Salesforce is a juggernaut.
In the 10 or so years since it was founded, the company has pretty much single-handedly changed the face of the software industry. Concepts such as SaaS, the cloud and enterprise application marketplaces were, if not invented, at least popularized by Salesforce.
In the past decade, Salesforce has gone from being a very interesting and agile CRM vendor to being a provider of pretty much an entire enterprise software stack—from applications at the top end through to development platforms for the creation of applications. Indeed, the fact that health IT vendor Veeva was able to undertake an IPO based on a product built entirely on Salesforce's platform is testimony to what Salesforce has achieved.
But as Salesforce has grown, it has unavoidably bumped into some of its ecosystem partners. From time to time, Salesforce has acquired one of its partners to the detriment of others, or alternatively it has introduced a product offering that competes with its own ecosystem. It's a fact of life that as a technology vendor grows, it tends to move into peripheral business areas that sometimes compete with its own partners. Salesforce has handled the tension well, and other than the odd blip, it has managed the process without undue fallout.
So, to be confronted by a vendor that, to my mind at least, builds a solution on the Salesforce platform that competes with parts of that same platform strikes me as odd.
This is the conundrum I see with Fonteva, a company that today announced the release of its "Spark Framework," a development framework natively built on the Salesforce App Cloud. Spark promises to enable users to efficiently build and manage flexible, scalable and reactive business applications in the cloud. It provides a robust set of features and tools, and it connects to external applications with configuration, not code.
If you look closely, that is pretty much what Salesforce and its own development platform offers. Curious.
Anyway, a little bit more about Fonteva. The company, which was established in 2010, is a software development house that seems to have had success in one particular vertical. Its software product, MemberNation, claims to be the first true cloud Association Management Software (AMS) and is built 100 percent native on the Salesforce platform. It seems that based upon this success, Fonteva wants to productize some of the tools it has used to create software. To this end, the Spark Framework includes:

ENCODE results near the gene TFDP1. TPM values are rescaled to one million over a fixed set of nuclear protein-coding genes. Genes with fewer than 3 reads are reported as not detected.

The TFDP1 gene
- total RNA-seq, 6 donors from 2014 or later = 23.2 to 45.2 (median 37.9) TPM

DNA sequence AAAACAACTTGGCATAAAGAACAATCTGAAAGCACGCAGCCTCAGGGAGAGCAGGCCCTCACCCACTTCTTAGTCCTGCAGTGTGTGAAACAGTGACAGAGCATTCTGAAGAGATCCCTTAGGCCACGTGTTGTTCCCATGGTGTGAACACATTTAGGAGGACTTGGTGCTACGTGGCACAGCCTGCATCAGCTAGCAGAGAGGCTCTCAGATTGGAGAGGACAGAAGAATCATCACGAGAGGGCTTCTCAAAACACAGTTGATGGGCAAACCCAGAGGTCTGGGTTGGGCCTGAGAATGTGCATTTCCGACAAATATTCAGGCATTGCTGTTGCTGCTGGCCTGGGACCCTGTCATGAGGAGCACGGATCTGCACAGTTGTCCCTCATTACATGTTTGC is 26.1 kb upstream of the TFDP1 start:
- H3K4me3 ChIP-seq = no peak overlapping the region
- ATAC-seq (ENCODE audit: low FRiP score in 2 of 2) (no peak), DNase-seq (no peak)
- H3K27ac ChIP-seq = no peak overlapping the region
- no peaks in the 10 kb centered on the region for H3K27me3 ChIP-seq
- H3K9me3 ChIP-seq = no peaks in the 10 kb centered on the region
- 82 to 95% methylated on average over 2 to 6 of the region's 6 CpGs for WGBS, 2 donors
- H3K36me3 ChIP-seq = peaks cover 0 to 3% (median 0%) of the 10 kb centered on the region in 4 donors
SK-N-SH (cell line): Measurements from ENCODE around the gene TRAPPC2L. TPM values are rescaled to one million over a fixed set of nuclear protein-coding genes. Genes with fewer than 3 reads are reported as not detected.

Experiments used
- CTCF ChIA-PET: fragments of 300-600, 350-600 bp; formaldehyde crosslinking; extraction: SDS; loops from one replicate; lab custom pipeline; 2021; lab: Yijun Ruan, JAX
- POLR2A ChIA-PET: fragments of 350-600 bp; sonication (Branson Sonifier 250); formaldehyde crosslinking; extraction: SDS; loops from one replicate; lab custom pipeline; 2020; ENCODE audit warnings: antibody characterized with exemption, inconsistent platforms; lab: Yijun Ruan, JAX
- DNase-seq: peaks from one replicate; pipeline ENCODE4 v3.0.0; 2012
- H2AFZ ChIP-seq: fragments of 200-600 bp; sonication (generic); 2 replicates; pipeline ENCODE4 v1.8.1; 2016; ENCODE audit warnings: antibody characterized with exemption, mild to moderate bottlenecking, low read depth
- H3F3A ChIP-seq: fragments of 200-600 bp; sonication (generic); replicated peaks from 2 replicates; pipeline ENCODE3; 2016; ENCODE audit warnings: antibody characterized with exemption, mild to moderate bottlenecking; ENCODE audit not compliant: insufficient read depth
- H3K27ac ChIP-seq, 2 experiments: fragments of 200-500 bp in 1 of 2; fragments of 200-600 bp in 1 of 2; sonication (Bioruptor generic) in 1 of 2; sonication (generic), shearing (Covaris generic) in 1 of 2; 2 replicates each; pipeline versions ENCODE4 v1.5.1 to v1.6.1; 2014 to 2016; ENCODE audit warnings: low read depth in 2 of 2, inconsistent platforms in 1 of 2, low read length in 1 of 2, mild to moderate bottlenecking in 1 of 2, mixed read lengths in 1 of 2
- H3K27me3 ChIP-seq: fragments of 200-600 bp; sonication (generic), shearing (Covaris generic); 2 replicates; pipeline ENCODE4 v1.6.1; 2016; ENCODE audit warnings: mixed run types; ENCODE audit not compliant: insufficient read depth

- Developer Framework: Spark Framework provides a template and patterned approach to building managed and unmanaged packages on the Salesforce App Cloud.
- API Services: The innovative integration wizard enables users to create the connection and map values to your records through configuration, not code.
- Environment Management: Spark Framework provides application performance and usage analytics, aggregated system logs and a private marketplace of app extensions.
In articulating the benefits it brings to developers, Fonteva points out that a large Salesforce implementation may have many users, customizations, integrations and additional apps required to support business processes. A developer for such an implementation can use Spark to easily manage integrations using configuration, not code. Spark can also be used to capture context-based usage data, identify and resolve conflicts and errors quickly, and provide better, more efficient support for users.
Going beyond an individual developer, ISVs can use Spark to extend the Salesforce platform into multiple customer environments and make more informed decisions for product roadmap and development resources. Spark provides visibility into customer behavior within applications, which allows vendors to provide proactive support for customers, upsell solutions in a targeted online marketplace and offer more flexible pricing options.
I'm not going to get into a detailed functional assessment over exactly what Fonteva does that Salesforce doesn't. Clearly there are some gaps that the company is filling. But I can't help but think that any opportunity here is very temporary at best. Salesforce is an innovation machine and moves fast to deliver what its customers want and need. If there is such a requirement for what Fonteva is doing, it's a safe bet that Salesforce will fulfill that requirement sooner rather than later.
It's always an interesting question when a company looks at developing a product within an existing ecosystem. My counsel is always to look for adjacencies that aren't directly in the path of the ecosystem provider's roadmap. Otherwise, a steamroller might just be bearing down on you any minute.
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